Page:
'Like I'm Begging': Trump Snaps at Lesley Stahl Over President Saying Suburban Women Should Love Him

President Donald Trump snapped at 60 Minutes correspondent Lesley Stahl during a recent interview, accusing the journalist of misrepresenting his pleas for suburban women to vote for him in the upcoming election.

"You said the other day to suburban women, 'Will you please like me, will you please—,'" Stahl began her question before Trump cut her off, calling her remarks "misleading."

"See, the way you said that is why people think of you and everyone else as 'fake news,'" Trump shot back. "I said kiddingly, 'Suburban women, you should love me. I got rid of a regulation that would bring low-income housing into suburbia that would destroy suburbia.' And I said that in a joking way. The way you have it is...like I'm begging. I'm kidding."

Trump's comments are featured in a 60 Minutes interview that will air on Sunday, but the president decided to release it early on Thursday through his Facebook page, asking his supporters to "look at the bias, hatred and rudeness on behalf of 60 Minutes and CBS."

Stahl's initial question referenced a statement Trump had made last week during a campaign rally in Johnson, Pennsylvania. The president appealed directly to suburban women, a demographic he won in 2016 by just two percentage points.

"Do me a favor, suburban women, would you please like me? Please. Please," Trump told supporters at the October 13 event. "I saved your damn neighborhood, okay?"

Trump has increasingly focused his attention on this particular demographic in the final stretch leading up to the November 3 election. He's worked to frame his candidacy as being in defense of the suburbs following a summer filled with violent protests in several American cities over racial injustice and police brutality.

"Why would Suburban Women vote for Biden and the Democrats when Democrat run cities are now rampant with crime (and they aren't asking the Federal Government for help) which could easily spread to the suburbs, and they will reconstitute, on steroids, their low income suburbs plan!" Trump tweeted August 22.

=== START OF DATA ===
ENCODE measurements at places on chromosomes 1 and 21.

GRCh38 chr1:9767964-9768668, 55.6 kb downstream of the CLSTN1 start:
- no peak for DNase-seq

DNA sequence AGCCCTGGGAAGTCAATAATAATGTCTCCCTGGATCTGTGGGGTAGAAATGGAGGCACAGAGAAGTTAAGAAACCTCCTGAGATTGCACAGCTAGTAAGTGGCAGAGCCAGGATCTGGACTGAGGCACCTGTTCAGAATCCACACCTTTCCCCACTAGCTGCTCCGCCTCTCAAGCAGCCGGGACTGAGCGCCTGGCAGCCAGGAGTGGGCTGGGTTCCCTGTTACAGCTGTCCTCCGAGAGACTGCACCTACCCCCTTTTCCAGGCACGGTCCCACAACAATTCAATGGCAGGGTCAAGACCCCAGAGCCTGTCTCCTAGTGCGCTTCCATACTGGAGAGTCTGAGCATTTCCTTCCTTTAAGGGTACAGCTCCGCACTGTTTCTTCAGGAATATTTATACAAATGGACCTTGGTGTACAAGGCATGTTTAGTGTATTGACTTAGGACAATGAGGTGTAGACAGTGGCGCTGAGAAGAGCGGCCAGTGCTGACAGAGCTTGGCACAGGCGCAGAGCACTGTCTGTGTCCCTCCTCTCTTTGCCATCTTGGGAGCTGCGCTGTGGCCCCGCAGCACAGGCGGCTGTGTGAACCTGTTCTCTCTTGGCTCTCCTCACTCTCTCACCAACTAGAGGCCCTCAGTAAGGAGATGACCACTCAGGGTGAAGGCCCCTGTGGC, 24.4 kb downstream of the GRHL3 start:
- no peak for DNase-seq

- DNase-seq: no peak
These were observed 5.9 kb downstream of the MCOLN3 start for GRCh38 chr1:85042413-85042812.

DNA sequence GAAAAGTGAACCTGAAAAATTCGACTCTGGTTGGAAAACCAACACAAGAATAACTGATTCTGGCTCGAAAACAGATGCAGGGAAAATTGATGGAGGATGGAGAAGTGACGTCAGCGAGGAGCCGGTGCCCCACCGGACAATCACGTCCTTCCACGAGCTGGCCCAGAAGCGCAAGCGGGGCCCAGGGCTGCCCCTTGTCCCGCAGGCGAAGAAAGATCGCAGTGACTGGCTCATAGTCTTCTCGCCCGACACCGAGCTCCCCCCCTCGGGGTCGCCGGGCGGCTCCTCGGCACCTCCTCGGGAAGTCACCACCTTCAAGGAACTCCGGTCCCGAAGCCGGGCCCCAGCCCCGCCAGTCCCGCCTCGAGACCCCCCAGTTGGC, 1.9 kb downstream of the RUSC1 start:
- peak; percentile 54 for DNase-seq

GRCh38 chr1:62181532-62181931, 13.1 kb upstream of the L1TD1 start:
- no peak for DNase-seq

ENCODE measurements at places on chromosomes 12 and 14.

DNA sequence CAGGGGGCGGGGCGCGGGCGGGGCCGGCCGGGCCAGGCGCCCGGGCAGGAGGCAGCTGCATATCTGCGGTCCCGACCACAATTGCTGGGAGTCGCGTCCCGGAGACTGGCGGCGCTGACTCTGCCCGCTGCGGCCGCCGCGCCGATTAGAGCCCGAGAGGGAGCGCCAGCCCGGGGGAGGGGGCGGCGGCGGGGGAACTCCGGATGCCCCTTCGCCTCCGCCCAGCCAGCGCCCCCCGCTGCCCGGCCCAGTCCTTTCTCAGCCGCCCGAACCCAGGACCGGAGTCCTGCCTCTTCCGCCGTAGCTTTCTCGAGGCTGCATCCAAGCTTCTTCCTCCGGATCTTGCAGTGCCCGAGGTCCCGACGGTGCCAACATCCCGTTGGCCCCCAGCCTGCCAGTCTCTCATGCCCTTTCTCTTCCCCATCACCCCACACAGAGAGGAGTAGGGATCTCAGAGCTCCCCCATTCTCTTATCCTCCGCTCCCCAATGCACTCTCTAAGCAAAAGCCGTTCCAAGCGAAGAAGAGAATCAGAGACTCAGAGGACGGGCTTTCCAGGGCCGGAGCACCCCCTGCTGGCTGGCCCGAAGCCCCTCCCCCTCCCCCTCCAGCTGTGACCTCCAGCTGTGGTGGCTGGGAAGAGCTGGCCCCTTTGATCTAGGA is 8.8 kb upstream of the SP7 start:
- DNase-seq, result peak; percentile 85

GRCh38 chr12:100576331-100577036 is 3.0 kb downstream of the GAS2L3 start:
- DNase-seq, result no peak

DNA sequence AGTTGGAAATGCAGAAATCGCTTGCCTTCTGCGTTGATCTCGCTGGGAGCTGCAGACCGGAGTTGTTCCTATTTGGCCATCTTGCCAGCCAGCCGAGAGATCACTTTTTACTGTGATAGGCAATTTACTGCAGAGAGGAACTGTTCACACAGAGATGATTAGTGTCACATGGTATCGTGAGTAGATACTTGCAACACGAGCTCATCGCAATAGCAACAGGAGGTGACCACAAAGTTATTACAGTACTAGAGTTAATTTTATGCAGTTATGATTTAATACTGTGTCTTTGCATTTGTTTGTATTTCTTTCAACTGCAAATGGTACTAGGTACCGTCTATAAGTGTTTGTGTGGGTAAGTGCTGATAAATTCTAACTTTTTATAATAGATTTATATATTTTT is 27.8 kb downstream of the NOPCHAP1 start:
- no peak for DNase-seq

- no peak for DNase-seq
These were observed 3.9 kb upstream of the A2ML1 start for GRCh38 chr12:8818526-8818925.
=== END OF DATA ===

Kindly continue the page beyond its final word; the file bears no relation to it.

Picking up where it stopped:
Trump echoed this claim in his interview with Stahl, asserting that he is "saving suburbia." Democratic candidate Joe Biden will "destroy suburbia" if elected, Trump told the journalist, referencing the Obama-era fair housing regulation that Trump terminated in July.

Known as Affirmatively Furthering Fair Housing (AFFA), the 2015 plan reinforced a clause of the 1968 Fair Housing Act requiring the Department of Housing and Urban Development to "affirmatively" further fair housing in "their programs and activities relating to housing and urban development," according to FactCheck.

Biden would "put back [the regulation] even worse, that will destroy—that will bring low income housing projects into suburbia," Trump told Stahl. "And women understand that...They want security, they want safety."

Trump has repeatedly insisted that AFFA would require the construction of low-income homes in suburban areas, but it does not, FactCheck reported. "This rule does not impose any land use decisions or zoning laws on any local government," the HUD said of AFFA.

Trump NC Rally
US President Donald Trump addresses supporters during a Make America Great Again rally as he campaigns in Gastonia, North Carolina, October 21, 2020. Trump snapped at 60 Minutes host Lesley Stahl during a recent interview, accusing the journalist of misrepresenting his pleas for suburban women to vote for him in the upcoming election. SAUL LOEB/AFP/Getty

The president's views of "suburban women" seem to reflect those of an era long gone— one that featured white picket fences and "housewives" who looked after the children, cleaned and prepared dinner while their husbands were off at work.

Much has changed since then as well as in the four years following Trump's election. His well-documented rhetoric of sexist and demeaning comments toward women inspired marches and mobilized more female candidates to successfully run for office in 2018. The #MeToo movement helped many women find their voice and speak up about instances of sexual abuse at the hands of men, shedding new light in the conversation on gender inequality.

This energy has helped create the widest political divide between men and women in recent U.S. history, the Associated Press reported. Stahl pointed out as much during the interview, telling Trump that polls are showing that he continues to trail Biden among suburban women.

Women are casting their ballots earlier than men this year, and some recent polls show Biden receiving 60 percent of support from this demographic, according to the AP.

Recent polling by The New York Times and Siena College shows Trump losing ground with the demographic. Biden leads the president by 23 points among suburban women in battleground states, according to the Times.

Correction 8:23 PM ET: Updated with a correction to Lesley Stahl's first name from an earlier version of this story. It is Lesley, not Leslie. We regret the error.